EGU21-1095, updated on 03 Mar 2021
EGU General Assembly 2021
© Author(s) 2021. This work is distributed under
the Creative Commons Attribution 4.0 License.

Recycling of Sahara desert sand, a comprehensive provenance study approach.

Guido Pastore1, Thomas Baird2, Pieter Vermeesch2, Alberto Resentini1, and Eduardo Garzanti1
Guido Pastore et al.
  • 1Università Milano-Bicocca, Milano, Italy
  • 2University College London, London, UK

The Sahara is by far the largest hot desert on Earth. Its composite structure includes large dune fields hosted in sedimentary basins separated by elevated areas exposing the roots of Precambrian orogens or created by recent intraplate volcanism. Such an heterogeneity of landscapes and geological formations is contrasted by a remarkably homogeneous composition of dune sand, consisting almost everywhere of quartz and durable minerals such as zircon, tourmaline, and rutile.

We here present the first comprehensive provenance study of the Sahara Desert using a combination of multiple provenance proxies such as bulk-petrography, heavy-mineral, and detrital-zircon U–Pb geochronology. A set of statistical tools including Multidimensional Scaling, Correspondence Analysis, Individual Difference Scaling, and General Procrustes Analysis was applied to discriminate among sample groups with the purpose to reveal meaningful compositional patterns and infer sediment transport pathways on a geological scale.

Saharan dune fields are, with a few local exceptions, composed of pure quartz with very poor heavy-mineral suites dominated by durable zircon, tourmaline, and rutile. Some more feldspars, amphibole, epidote, garnet, or staurolite occur closer to basement exposures, and carbonate grains, clinopyroxene and olivine near a basaltic field in Libya. Relatively varied compositions also characterize sand along the Nile Valley and the southern front of the Anti-Atlas fold belt in Morocco. Otherwise, from the Sahel to the Mediterranean Sea and from the Nile River to the Atlantic Ocean, sand consists nearly exclusively of quartz and durable minerals. These have been concentrated through multiple cycles of erosion, deposition, and diagenesis during the long period of relative tectonic quiescence that followed the Neoproterozoic Pan-African orogeny, the last episode of major crustal growth in the region. The principal ultimate source of recycled sand is held to be represented by the thick blanket of quartz-rich sandstones that were deposited in the Cambro-Ordovician from the newly formed Arabian-Nubian Shield in the east to Mauritania in the west.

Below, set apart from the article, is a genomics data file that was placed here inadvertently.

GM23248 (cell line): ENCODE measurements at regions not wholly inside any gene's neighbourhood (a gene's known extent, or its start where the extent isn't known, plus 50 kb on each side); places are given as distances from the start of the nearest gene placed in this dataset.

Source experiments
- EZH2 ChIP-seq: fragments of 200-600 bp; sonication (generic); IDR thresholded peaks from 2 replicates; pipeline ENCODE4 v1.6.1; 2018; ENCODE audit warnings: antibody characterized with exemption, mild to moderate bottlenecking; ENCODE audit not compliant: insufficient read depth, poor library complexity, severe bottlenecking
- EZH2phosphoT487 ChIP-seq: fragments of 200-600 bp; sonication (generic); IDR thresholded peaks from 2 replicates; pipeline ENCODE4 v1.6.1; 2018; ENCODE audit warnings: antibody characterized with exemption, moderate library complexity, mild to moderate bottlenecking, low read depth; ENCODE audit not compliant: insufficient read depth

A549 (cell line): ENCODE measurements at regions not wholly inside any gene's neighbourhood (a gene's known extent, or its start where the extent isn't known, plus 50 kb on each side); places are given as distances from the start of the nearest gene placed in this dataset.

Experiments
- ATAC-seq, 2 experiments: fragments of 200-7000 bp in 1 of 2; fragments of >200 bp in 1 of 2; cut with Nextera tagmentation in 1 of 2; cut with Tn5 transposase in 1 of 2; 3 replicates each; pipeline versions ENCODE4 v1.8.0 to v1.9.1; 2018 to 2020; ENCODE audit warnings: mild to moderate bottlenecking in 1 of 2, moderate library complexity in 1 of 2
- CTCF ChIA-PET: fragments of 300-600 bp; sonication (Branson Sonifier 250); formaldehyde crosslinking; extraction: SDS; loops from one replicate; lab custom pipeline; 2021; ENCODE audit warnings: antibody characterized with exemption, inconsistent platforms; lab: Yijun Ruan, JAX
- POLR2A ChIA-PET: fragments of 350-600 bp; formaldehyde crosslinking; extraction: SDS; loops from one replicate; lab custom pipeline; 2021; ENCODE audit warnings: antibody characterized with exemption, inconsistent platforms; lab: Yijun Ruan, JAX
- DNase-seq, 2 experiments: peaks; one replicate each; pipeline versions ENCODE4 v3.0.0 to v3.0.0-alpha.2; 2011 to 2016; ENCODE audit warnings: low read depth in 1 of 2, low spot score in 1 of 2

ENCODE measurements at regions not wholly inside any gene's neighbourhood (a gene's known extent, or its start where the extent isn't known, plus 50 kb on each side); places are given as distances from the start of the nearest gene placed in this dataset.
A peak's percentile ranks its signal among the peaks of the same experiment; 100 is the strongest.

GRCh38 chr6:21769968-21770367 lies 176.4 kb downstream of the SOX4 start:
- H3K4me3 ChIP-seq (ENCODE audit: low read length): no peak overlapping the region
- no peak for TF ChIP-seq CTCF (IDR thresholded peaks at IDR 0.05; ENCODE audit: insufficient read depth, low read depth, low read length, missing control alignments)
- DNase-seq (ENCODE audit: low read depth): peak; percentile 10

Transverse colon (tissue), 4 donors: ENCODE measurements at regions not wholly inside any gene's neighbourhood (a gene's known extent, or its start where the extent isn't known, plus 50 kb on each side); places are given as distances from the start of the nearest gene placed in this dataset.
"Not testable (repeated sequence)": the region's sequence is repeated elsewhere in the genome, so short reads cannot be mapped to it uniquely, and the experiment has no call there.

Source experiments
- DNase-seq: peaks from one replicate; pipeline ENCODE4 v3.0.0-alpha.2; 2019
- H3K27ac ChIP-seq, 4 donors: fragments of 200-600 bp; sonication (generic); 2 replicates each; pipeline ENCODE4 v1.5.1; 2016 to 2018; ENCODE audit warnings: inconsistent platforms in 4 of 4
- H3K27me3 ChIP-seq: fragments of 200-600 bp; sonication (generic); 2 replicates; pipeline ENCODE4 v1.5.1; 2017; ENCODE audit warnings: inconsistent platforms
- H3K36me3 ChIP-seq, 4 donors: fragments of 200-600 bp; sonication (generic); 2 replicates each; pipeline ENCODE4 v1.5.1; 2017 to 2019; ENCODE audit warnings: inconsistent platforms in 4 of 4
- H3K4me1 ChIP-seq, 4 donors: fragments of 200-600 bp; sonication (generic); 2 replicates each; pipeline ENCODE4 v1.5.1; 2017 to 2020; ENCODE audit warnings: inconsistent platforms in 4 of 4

The composition and homogeneity of Saharan dune sand reflects similar generative processes and source rocks, and extensive recycling repeated through geological time after the end of the Neoproterozoic, which zircon-age spectra indicate as the last major event of crustal growth in the region. The geographic zircon-age distribution in daughter sands thus chiefly reflects the zircon-age distribution in parent sandstones, and hence sediment dispersal systems existing at those times rather than present wind patterns. This leads to the coclusion that, provenance studies based on detrital-zircon ages, the assumption that observed age patterns reflect transport pathways existing at the time of deposition rather than inheritance from even multiple and remote landscapes of the past thus needs to be carefully investigated and convincingly demonstrated rather than implicitly assumed.

How to cite: Pastore, G., Baird, T., Vermeesch, P., Resentini, A., and Garzanti, E.: Recycling of Sahara desert sand, a comprehensive provenance study approach., EGU General Assembly 2021, online, 19–30 Apr 2021, EGU21-1095,, 2021.

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